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Robin

Robin Facts

KingdomAnimalia
PhylumChordata
ClassAves
OrderPasseriformes
FamilyMuscicapidae
GenusErithacus
Scientific NameErithacus Rubecula
TypeBird
DietOmnivore
Size (L)12.5cm - 14cm (5in - 5.5in)
Wing Span20cm - 22cm (8in - 9in)
Weight16g - 22g (0.5oz - 0.7oz)
Top Speed29km/h (18mph)
Life Span1 - 3 years
LifestyleSolitary
Conservation StatusThreatened
ColourBrown, White, Orange
Skin TypeFeathers
Favourite FoodWorms
HabitatWoodland, farmland and hedgerows
Average Clutch Size4
Main PreyWorms, Insects, Fruit, Berries
PredatorsCats, Dogs, Raccoon, Foxes
Distinctive FeaturesSmall body size and bright red chest of males

Robin Location

Map of Robin Locations

Robin

The robin is a small bird, originally found in only Europe and Asia. The robin today can be found across the world in parts of Africa, North America and New Zealand but all of these robin species are believed to be subspecies of the European robin.

The European robin has a bright orange/red chest and is the most distinctive bird of the robin family. Despite the bright chest of the European robin, other species of female robin are fairly plain and brown in colour. The female robin is very similar in both size and appearance to the nightingale and the two are commonly confused.

The New Zealand robin and the North American robin look fairly similar to the female European robin, and all these robins are brown in colour. The North American robin is not to be confused with the American robin which is actually a member of the thrush family rather than being a species of robin. The American robin is named after the European robin due to it's brightly coloured orange chest.

There are thought to be more than 45 different species of robin found on the Australian continent including Australia, Papua New Guinea and numerous other islands in the South Pacific. These birds are known as Australasian robins and are all small sized, with a stocky build and rounded head.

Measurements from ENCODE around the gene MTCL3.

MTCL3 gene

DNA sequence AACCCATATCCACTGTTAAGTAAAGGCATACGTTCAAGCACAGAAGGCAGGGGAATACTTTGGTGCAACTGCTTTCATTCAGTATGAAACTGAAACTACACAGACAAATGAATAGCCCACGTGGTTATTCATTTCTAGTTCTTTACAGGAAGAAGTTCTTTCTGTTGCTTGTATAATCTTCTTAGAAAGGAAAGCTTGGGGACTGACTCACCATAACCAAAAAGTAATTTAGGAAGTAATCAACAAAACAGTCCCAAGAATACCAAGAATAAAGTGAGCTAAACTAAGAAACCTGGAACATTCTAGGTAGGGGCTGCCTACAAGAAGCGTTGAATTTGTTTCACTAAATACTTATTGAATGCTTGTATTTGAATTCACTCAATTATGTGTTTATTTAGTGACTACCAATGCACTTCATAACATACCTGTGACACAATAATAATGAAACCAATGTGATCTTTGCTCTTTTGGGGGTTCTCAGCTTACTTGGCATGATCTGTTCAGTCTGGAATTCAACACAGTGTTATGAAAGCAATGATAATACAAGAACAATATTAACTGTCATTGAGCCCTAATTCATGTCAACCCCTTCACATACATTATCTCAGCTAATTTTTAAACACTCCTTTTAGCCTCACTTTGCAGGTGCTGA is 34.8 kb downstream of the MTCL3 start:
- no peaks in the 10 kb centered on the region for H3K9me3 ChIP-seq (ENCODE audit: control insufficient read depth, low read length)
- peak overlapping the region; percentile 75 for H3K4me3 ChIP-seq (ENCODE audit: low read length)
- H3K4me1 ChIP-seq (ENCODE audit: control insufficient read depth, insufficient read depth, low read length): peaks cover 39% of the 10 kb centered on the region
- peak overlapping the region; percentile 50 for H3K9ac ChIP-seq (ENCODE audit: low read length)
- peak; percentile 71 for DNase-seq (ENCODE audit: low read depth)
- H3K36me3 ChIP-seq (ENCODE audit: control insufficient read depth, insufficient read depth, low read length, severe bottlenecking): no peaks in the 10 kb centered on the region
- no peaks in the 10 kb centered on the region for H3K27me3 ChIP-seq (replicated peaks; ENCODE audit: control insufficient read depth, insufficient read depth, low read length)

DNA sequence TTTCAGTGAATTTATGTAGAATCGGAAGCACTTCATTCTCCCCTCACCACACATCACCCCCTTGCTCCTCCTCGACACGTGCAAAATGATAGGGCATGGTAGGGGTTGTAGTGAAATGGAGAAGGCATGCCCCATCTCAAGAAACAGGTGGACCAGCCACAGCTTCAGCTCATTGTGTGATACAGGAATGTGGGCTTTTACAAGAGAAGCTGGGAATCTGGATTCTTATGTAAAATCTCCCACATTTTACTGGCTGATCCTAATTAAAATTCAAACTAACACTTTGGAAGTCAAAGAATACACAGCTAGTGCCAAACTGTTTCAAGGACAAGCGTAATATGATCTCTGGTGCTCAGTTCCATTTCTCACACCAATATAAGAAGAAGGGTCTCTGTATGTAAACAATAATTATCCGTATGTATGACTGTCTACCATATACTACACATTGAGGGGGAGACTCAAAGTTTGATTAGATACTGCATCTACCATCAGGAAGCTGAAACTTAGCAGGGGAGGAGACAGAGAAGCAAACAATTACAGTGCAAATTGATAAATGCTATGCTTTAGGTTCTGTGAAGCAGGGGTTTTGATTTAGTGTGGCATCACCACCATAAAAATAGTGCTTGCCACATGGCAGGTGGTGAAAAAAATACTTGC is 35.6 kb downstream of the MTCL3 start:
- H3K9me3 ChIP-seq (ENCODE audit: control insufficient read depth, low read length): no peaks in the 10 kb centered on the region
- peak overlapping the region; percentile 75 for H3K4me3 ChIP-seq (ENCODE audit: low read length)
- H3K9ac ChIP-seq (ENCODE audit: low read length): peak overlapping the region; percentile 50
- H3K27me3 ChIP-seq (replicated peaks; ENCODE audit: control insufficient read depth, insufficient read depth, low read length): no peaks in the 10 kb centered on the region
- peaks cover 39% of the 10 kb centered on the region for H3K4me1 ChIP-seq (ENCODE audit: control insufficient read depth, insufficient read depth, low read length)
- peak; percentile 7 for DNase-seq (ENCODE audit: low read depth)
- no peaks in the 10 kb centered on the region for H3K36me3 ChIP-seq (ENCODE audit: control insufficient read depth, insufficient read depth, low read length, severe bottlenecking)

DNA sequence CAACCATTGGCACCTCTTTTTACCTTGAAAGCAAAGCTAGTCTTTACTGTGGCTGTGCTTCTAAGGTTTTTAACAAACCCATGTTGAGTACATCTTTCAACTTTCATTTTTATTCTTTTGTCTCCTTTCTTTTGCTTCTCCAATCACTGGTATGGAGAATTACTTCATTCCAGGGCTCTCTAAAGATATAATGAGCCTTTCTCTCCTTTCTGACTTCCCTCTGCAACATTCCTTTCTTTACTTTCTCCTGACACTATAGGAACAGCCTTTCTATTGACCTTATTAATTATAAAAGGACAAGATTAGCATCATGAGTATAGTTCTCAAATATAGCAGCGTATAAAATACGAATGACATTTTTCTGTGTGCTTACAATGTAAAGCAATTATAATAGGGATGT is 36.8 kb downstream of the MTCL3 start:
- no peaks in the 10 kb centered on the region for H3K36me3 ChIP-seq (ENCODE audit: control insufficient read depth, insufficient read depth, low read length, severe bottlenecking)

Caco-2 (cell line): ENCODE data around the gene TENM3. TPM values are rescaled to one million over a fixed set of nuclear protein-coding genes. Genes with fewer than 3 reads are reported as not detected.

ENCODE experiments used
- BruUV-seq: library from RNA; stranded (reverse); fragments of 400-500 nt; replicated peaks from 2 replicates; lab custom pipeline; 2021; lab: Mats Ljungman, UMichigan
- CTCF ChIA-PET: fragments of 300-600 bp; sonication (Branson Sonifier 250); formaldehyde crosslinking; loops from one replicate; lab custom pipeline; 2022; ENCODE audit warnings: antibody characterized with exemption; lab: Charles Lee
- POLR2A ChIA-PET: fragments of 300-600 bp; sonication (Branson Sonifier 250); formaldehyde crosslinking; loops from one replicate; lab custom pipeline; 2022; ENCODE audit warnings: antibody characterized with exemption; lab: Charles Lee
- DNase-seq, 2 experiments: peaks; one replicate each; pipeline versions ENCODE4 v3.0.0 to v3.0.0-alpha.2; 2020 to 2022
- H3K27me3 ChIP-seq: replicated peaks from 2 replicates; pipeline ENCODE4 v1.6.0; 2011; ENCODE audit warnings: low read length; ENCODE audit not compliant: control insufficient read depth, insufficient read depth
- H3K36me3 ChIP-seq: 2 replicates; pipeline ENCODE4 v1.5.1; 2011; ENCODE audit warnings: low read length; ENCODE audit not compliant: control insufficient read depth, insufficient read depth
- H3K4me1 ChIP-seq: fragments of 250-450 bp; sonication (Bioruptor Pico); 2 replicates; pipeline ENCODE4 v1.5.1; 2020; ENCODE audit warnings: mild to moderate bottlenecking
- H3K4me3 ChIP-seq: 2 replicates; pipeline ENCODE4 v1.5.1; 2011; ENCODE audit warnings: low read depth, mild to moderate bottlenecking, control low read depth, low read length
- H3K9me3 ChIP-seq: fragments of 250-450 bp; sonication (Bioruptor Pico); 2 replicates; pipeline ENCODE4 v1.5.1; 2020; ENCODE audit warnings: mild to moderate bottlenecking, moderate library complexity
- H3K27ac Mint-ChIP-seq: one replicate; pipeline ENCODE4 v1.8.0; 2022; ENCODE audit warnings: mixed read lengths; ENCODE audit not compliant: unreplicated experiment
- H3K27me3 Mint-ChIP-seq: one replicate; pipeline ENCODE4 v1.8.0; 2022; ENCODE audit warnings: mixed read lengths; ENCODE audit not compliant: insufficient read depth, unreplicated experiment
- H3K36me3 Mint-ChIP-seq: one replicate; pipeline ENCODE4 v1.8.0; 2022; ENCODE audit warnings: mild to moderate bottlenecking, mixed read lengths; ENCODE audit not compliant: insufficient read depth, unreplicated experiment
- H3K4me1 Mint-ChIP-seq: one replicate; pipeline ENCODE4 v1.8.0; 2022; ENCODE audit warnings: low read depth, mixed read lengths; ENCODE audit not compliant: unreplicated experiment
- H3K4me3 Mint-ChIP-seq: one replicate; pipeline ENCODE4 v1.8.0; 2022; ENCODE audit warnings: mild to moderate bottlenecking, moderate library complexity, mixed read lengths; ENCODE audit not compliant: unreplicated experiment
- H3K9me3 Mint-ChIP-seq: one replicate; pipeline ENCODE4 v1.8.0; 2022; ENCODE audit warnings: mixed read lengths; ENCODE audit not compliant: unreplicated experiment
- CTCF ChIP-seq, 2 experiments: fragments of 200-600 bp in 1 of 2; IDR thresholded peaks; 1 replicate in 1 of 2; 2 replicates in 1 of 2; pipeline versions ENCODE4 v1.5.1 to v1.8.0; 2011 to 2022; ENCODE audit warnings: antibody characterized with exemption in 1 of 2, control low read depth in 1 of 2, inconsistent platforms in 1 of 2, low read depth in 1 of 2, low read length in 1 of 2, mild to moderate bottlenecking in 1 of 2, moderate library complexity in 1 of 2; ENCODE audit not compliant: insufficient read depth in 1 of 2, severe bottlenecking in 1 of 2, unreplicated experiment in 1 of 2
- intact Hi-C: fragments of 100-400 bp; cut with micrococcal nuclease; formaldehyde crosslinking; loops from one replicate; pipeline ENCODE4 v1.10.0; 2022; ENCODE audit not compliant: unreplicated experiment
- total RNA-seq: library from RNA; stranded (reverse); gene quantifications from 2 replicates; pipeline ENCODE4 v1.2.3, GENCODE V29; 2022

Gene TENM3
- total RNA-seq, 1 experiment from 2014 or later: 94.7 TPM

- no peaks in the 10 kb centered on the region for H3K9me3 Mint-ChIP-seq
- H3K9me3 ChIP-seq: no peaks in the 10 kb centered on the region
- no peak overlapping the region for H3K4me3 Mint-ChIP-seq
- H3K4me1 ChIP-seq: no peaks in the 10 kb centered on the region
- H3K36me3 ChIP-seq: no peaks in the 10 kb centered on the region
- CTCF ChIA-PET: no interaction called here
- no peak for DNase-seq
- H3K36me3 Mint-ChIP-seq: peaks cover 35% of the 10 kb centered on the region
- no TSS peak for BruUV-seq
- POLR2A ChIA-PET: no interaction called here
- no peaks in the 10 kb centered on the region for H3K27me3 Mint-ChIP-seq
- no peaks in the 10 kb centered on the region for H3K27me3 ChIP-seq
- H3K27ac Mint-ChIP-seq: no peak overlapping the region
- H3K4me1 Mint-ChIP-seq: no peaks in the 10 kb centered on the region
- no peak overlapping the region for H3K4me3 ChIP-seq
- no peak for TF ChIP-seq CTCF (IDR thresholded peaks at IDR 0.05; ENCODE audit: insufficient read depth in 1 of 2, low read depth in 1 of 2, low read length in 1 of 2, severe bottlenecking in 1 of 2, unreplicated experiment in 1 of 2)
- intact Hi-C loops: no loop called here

Robins are omnivorous birds feeding on a mixture of both plants and animals. The robin primarily eats insects and worms, which it does so by swooping down on them from the perch it has been watching it's prey from. Robins sit on tree branches and in hedgerows watching their prey moving around on the ground before they suddenly fly down to eat. Robins also eat fruits, seeds and berries when they are in abundance during the warmer months of the year.

Generally, robins do not migrate (particularly those found in the UK). It is known however, that those robins that inhabit areas within the Arctic circle, such as Scandinavia, do migrate south to the warmer climates of the United Kingdom and parts of Europe to escape the bitterly cold winters.

Robins mate in the late winter to early spring. Female robins build a nest not far from the ground generally in trees or dense hedgerows. It is not uncommon however to find robins nesting is slightly strange places such as holes in stone walls and even in letter boxes. The female robin lays 4 or 5 white coloured eggs that hatch after an incubation period of just under 2 weeks. Although the male robin does not help to incubate the eggs, male robins are known to bring the female robins food whilst they are sitting on their nest.

When the robin chicks hatch they are a brown colour and do not develop the bright orange chest of their parents until they are older. The female robin regularly leaves her chicks in order to help the male robin collect food. Both parents are known to feed their robin chicks for the first month, although robin families are known to abandon their original nest after two weeks of the chicks hatching and find somewhere new where food is in greater supply.

Due to their small size, robins have a number of natural predators in the wild including cats, dogs, foxes, raccoons and even larger birds. Other animals such as rats and snakes are known to eat the eggs of the robin if for some reason the female robin cannot protect them.